Design guidance on Employee model

My head hurts ::
Looking for some tips or guidance on how to implement the django models in order to achieve functional and logical design.

Tried a few different models, don’t want to go into it to deep and later spend more time on how to reverse it or find workaround on bad design.

      # need user
      # need manager
      # need payroll
      # need qa
      # need shipping
      # all this user type are employees
      # don't want choicefield, static in the model
      # want to be able to add additional department
      # external user, basic privileges to view a few item but need to track activity (not public)
      # or restrict temporally (job end) 
class Employee(AbstractUser):
      # basic user items inherited from django auth
      # employee belongs to 1 Region
      # employee can work in any city in the region
      # employee have pay rate what change if working in different region
      # employee have unique or static schedule 
      # employee report to 1 or more manager
      # employe complete many jobs
      # employee can work in other region without moving, reports to same manager(s)
      # what relationship

class EmployeeType(models.Model):
      type = models.CharField(max_length=64)
      # manager, tech, payroll, qa, shipping, contractor
      # each type with group privileges 
      # what relationship

class Department(models.Model):
      dep = models.CharField(max_length=64)
      # plumbing, electrical, mechanic, shipping 
      # what relationship

class Region(models.Model):
      region = models.CharField(max_length=64)
      # east, west
      # region have many cities
      # what relationship 

class City(models.Model):
      city = models.CharField(max_lentgh=64)
      # Big Apple, Longhorn, Mountain View 
      # what relationship

class Rates(models.Model):
      rate = models.IntegerField()
      rate_effective_date = models.DateField()
      # pay rate in east region + 10% 
      # $55 since hiring date, changed to $60 since 2022-04-01
      # or 100% since hiring date, changed to %80 since 2022-04-01 (bad contractor)
      # employee pay rate increased on april 1, previous contract jobs pays previous rate
      # need some history model to track it

class Schedule(models.Model):
      name = models.CharField(max_length=64)
      # schedule on different model/app
      # how set relationship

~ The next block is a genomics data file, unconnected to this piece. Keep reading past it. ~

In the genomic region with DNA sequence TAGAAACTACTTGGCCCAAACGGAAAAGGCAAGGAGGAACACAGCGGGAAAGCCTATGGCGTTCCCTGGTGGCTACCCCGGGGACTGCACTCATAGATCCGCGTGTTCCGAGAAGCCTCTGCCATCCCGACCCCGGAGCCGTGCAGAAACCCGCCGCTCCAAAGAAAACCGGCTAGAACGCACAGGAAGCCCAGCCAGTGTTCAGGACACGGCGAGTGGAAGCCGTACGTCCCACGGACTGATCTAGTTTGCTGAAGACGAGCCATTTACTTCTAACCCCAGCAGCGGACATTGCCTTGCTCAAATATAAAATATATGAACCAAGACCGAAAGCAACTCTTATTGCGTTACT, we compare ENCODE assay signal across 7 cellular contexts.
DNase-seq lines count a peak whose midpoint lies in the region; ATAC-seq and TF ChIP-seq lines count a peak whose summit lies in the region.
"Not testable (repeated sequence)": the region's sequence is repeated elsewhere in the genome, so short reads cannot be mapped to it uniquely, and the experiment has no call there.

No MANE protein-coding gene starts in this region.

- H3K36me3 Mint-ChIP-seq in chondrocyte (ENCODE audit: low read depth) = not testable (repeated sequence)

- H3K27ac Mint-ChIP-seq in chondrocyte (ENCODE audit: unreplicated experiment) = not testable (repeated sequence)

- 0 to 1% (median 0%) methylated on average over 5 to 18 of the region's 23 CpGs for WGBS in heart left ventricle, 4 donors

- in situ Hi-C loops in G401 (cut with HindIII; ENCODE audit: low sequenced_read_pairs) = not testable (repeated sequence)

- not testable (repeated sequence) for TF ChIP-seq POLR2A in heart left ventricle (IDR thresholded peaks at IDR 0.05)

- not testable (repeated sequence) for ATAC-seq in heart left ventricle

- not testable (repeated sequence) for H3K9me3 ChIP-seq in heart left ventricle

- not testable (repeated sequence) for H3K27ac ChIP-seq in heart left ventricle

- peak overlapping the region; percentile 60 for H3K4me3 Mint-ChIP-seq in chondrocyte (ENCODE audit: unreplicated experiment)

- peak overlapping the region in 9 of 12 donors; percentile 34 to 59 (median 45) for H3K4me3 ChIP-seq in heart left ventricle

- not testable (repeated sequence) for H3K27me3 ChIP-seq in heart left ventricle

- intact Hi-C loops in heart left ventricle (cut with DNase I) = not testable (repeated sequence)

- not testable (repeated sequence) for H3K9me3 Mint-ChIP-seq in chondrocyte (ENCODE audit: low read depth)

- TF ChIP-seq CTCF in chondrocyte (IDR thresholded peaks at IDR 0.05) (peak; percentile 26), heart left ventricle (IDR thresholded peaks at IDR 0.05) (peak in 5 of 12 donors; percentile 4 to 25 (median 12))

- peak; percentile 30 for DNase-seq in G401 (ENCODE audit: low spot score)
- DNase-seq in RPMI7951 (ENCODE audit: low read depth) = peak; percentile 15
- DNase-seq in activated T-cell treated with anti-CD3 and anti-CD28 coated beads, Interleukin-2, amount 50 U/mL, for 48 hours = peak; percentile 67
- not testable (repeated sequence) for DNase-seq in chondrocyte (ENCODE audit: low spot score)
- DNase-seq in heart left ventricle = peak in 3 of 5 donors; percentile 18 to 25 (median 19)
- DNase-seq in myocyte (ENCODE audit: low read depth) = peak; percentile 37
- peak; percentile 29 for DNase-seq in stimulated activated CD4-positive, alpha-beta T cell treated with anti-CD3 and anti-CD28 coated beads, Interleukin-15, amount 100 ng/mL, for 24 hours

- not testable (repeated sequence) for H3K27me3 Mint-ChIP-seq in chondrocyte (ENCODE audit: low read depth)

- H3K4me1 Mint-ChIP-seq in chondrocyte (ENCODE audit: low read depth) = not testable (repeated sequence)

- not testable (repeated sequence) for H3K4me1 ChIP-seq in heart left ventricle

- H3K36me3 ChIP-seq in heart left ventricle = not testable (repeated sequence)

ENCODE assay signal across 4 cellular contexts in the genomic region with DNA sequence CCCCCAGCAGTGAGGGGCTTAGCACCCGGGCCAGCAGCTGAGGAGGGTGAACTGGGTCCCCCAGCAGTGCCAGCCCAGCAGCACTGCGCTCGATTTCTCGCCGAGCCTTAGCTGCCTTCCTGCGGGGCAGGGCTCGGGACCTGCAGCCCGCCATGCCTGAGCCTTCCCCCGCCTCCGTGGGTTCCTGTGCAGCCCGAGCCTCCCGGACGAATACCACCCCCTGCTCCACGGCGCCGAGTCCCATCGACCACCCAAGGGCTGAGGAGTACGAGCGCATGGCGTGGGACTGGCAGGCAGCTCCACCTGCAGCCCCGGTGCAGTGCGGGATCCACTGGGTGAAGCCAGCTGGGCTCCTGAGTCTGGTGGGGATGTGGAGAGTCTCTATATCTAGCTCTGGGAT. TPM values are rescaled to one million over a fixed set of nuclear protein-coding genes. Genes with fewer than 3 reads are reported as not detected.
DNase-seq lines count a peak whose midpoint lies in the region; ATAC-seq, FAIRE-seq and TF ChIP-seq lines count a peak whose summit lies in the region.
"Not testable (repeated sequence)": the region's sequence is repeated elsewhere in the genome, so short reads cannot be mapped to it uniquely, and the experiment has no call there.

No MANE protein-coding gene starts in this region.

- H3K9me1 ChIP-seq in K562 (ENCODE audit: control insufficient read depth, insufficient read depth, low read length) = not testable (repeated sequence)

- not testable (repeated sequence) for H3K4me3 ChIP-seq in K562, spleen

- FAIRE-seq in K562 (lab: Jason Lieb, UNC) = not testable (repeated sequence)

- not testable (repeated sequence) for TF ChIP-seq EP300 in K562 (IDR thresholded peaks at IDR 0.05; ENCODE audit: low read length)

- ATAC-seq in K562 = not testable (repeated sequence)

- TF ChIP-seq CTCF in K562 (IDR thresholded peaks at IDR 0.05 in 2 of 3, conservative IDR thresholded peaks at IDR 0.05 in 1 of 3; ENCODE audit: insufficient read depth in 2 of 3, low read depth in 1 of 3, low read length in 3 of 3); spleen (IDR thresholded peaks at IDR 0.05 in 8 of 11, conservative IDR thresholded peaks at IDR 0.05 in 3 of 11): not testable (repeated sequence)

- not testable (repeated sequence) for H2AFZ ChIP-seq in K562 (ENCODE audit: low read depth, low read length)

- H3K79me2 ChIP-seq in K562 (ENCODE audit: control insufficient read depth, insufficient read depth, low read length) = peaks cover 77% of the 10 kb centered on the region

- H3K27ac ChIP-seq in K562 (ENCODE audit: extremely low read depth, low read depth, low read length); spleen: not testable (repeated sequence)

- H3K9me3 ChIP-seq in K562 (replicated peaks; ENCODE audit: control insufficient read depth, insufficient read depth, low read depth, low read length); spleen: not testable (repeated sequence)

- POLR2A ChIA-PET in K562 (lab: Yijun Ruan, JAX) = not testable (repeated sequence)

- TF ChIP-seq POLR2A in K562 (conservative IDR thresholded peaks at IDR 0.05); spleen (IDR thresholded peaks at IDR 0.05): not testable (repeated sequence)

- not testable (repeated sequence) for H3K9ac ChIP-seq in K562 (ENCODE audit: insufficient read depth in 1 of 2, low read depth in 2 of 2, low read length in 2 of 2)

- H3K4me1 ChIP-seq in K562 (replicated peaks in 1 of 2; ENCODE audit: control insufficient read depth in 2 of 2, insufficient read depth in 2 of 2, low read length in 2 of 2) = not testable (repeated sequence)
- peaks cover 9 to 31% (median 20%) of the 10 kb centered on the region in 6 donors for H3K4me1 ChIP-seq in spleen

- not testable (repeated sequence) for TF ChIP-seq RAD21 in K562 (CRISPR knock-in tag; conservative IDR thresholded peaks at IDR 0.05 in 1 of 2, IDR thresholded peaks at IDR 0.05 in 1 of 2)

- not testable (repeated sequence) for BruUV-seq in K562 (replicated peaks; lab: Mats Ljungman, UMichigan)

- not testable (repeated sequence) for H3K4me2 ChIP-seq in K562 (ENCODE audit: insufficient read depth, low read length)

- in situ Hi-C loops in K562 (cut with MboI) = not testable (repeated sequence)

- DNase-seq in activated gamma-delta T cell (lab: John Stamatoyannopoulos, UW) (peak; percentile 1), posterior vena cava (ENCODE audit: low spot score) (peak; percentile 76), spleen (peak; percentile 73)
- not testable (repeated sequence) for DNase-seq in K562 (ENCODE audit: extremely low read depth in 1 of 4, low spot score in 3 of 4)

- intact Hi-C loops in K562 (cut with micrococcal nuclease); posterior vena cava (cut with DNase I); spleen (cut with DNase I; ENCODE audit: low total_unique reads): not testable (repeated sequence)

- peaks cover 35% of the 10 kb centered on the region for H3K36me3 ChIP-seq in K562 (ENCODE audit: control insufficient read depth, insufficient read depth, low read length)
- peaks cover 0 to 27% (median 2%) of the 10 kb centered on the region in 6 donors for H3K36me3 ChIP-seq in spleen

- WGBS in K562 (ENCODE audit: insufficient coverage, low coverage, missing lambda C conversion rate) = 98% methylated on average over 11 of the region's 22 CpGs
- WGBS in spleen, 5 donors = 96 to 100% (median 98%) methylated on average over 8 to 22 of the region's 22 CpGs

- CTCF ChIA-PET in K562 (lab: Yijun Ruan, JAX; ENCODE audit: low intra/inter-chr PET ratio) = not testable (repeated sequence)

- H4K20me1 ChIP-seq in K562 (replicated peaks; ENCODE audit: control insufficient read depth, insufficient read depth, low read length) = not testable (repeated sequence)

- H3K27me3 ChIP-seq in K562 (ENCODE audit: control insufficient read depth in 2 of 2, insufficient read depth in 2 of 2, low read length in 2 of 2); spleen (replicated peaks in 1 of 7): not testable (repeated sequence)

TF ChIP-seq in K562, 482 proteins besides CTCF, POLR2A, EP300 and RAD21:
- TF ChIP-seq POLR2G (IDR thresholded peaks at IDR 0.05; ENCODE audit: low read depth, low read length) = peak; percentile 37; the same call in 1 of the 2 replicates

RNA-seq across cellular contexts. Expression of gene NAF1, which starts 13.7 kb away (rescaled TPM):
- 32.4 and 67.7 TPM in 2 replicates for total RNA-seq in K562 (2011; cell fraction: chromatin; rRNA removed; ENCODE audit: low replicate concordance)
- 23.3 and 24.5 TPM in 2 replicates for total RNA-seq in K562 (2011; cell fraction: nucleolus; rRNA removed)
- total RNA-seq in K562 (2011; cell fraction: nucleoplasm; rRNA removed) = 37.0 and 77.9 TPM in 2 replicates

“not a working model, just typed up in the browser”

Doing a full data design on any complex environment is very much an iterative process. Probably the first thing you should be prepared for is that something along the line is going to need (or want) to be changed. But you still want to lay the best possible foundation at the beginning to minimize that.

We perform this type of data modelling using a two-layer approach. First, we identify the “entities” involved in the system, with absolutely no thought about tables or models. That discussion is purely focused the higher-level components and the business relationship between them.

For example, as a very superficial look at what you’ve posted here, you may have the entities “People”, “Department”, “Location”, and “Schedule”. The models you’ve listed that aren’t listed here may be part of one of these entities, or they may not. I don’t have enough knowledge about your application to say.

Once you’ve got the entities identified, then you can dive into the individual table structures. You’ll have identified the relationships between the entities at that point, which will help drive the structure of the individual models.

Doing this properly takes time and the involvement of multiple people - including the “customer”. It has always been beneficial in my experience to ensure there are multiple people involved. Questions get asked and assumptions get challenged - and the sooner those types of issues are identified, the easier it is to address them.

The last full modeling exercise I was involved with took three business days with 5 people. Typically, I plan on these taking a day. (The largest was a system conversion/migration. The data design meetings involved 12 - 15 people over two weeks. It was also the first such exercise I ever participated in.)

Yes it’s a bigger project than I anticipated at first since I had a previous version running for 2 years already, I taught I could use the structure and code snippet from it. I was so wrong :joy:

How would you bind the cities to regions?
Add field to region to hold list of cities or a junction table to hold cities belonging to a region?

I wouldn’t know. I don’t have knowledge of the requirements to the detail necessary to offer any tangible suggestions.

I would go far enough to say:

I would not ever take this approach.

In the absence of sufficient knowledge of the specifics here, my general starting point would be to say that either there’s a ManyToMany relationship between City and Region, or City has a Foreign Key to Region.

Yes foreign key to region was my idea as well, unsure if on_delete=models.DO_NOTHING is good idea
If a region deleted the name of cities stay, when new region created need to link cities to it (unsure how to alter foreign key to new region :face_with_raised_eyebrow:

From the perspective of “data integrity”, this is the worst of all possible options. (See the specific docs at DO_NOTHING)

You would want to either use SET_NULL or SET_DEFAULT, where the default would be a default region, such as one named “Unassigned”. Each one of those choices has their own pros and cons, but both facilitate identifying cities that aren’t currently assigned to a region.

How about .PROTECT nobody should delete a region unless it’s empty

That’s a “Business rule” decision. (It may or may not make sense for your application - I wouldn’t know.)